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Harlequin ichthyosis is a rare genetic skin disorder and is also known as Harlequin baby syndrome, Ichthyosis Congenita, Harlequin Fetus Type. Infants with this condition are born with very hard, thick skin covering most of their bodies. The skin forms large, diamond-shaped plates that are separated by deep cracks. These skin abnormalities affect the shape of the eyelids, nose, mouth and ears and limit movement of the arms and legs. Restricted movement of the chest can lead to breathing difficulties and respiratory failure.
HOW IS HARLEQUIN ICHTHYOSIS DIAGNOSED?
The diagnosis of Harlequin Ichthyosis relies on both physical examination and certain laboratory tests. Genetic testing is the most specific diagnostic test for this disorder. Biopsy of skin may be done to assess the histologic characteristics of the cells. Histological findings usually reveal hyperkeratotic skin cells, which leads to a thick, white and hard skin layer.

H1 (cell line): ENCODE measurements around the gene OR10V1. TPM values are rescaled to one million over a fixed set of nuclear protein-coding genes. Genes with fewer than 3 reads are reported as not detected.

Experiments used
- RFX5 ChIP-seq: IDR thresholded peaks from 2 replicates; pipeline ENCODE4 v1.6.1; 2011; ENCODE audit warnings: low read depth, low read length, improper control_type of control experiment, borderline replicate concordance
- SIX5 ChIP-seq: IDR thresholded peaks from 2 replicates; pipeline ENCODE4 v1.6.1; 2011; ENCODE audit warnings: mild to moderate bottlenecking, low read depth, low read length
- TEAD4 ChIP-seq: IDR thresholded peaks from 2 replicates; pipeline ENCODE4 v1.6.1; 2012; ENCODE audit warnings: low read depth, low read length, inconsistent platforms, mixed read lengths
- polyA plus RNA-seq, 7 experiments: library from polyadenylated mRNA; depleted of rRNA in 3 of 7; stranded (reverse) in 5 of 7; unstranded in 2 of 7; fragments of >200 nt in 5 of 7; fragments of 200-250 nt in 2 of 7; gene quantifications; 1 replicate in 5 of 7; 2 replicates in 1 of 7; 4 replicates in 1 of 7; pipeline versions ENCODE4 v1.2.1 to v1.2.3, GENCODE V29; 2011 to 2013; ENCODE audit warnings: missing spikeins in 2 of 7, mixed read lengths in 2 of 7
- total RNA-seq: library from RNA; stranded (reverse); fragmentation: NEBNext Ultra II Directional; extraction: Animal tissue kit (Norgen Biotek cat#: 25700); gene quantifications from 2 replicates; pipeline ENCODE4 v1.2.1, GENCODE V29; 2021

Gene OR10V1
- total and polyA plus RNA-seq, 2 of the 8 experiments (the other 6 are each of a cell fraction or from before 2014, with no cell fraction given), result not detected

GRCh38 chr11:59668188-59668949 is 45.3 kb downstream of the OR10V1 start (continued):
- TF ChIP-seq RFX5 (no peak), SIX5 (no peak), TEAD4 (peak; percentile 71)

HOW IS HARLEQUIN ICHTHYOSIS TREATED?
There is no cure for the disorder but it can be managed with treatment. The thick, plate-like skin of Harlequin type ichthyosis will gradually split and peel off over several weeks. Antibiotic treatment may be necessary to prevent infection. The skin symptoms are treated by applying skin softening emollients. Severe cases of ichthyosis can be treated systemically with oral retinoids.
DID YOU KNOW?
Harlequin babies are at risk of life-threatening complications in the postnatal period including respiratory distress, dehydration, electrolyte imbalance, temperature instability, feeding problems and bacterial infections, often with fatal consequences.